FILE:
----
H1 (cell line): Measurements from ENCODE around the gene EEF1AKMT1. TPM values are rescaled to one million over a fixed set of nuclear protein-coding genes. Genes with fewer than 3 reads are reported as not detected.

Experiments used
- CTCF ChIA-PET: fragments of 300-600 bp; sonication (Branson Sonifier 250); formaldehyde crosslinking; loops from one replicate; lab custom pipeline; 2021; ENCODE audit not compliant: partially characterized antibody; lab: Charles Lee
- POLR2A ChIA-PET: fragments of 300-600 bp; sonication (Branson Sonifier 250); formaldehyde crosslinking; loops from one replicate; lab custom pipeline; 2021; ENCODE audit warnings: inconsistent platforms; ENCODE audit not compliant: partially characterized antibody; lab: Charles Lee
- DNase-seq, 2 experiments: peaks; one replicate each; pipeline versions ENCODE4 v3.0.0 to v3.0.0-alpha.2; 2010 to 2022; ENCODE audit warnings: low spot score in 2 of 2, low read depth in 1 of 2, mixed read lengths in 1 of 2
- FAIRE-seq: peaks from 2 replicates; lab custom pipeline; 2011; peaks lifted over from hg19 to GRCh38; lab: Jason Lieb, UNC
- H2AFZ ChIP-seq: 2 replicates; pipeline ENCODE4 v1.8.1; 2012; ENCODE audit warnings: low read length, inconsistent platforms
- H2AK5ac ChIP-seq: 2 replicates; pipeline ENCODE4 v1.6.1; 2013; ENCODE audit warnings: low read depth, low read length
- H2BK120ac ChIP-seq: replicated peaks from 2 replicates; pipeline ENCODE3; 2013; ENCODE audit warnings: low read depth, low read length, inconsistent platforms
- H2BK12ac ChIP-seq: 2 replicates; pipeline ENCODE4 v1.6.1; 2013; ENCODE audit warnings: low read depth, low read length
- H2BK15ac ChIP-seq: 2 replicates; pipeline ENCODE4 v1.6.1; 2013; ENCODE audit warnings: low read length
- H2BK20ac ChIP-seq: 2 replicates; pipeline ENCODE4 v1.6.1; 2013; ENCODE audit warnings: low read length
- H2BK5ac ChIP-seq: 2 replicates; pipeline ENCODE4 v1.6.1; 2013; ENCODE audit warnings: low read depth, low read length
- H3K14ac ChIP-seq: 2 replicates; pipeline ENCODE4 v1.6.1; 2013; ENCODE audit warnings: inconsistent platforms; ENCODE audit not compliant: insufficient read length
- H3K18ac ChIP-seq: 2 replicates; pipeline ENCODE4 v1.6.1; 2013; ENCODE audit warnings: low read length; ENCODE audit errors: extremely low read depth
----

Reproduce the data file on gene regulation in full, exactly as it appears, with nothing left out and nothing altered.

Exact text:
H1 (cell line): Measurements from ENCODE around the gene EEF1AKMT1. TPM values are rescaled to one million over a fixed set of nuclear protein-coding genes. Genes with fewer than 3 reads are reported as not detected.

Experiments used
- CTCF ChIA-PET: fragments of 300-600 bp; sonication (Branson Sonifier 250); formaldehyde crosslinking; loops from one replicate; lab custom pipeline; 2021; ENCODE audit not compliant: partially characterized antibody; lab: Charles Lee
- POLR2A ChIA-PET: fragments of 300-600 bp; sonication (Branson Sonifier 250); formaldehyde crosslinking; loops from one replicate; lab custom pipeline; 2021; ENCODE audit warnings: inconsistent platforms; ENCODE audit not compliant: partially characterized antibody; lab: Charles Lee
- DNase-seq, 2 experiments: peaks; one replicate each; pipeline versions ENCODE4 v3.0.0 to v3.0.0-alpha.2; 2010 to 2022; ENCODE audit warnings: low spot score in 2 of 2, low read depth in 1 of 2, mixed read lengths in 1 of 2
- FAIRE-seq: peaks from 2 replicates; lab custom pipeline; 2011; peaks lifted over from hg19 to GRCh38; lab: Jason Lieb, UNC
- H2AFZ ChIP-seq: 2 replicates; pipeline ENCODE4 v1.8.1; 2012; ENCODE audit warnings: low read length, inconsistent platforms
- H2AK5ac ChIP-seq: 2 replicates; pipeline ENCODE4 v1.6.1; 2013; ENCODE audit warnings: low read depth, low read length
- H2BK120ac ChIP-seq: replicated peaks from 2 replicates; pipeline ENCODE3; 2013; ENCODE audit warnings: low read depth, low read length, inconsistent platforms
- H2BK12ac ChIP-seq: 2 replicates; pipeline ENCODE4 v1.6.1; 2013; ENCODE audit warnings: low read depth, low read length
- H2BK15ac ChIP-seq: 2 replicates; pipeline ENCODE4 v1.6.1; 2013; ENCODE audit warnings: low read length
- H2BK20ac ChIP-seq: 2 replicates; pipeline ENCODE4 v1.6.1; 2013; ENCODE audit warnings: low read length
- H2BK5ac ChIP-seq: 2 replicates; pipeline ENCODE4 v1.6.1; 2013; ENCODE audit warnings: low read depth, low read length
- H3K14ac ChIP-seq: 2 replicates; pipeline ENCODE4 v1.6.1; 2013; ENCODE audit warnings: inconsistent platforms; ENCODE audit not compliant: insufficient read length
- H3K18ac ChIP-seq: 2 replicates; pipeline ENCODE4 v1.6.1; 2013; ENCODE audit warnings: low read length; ENCODE audit errors: extremely low read depth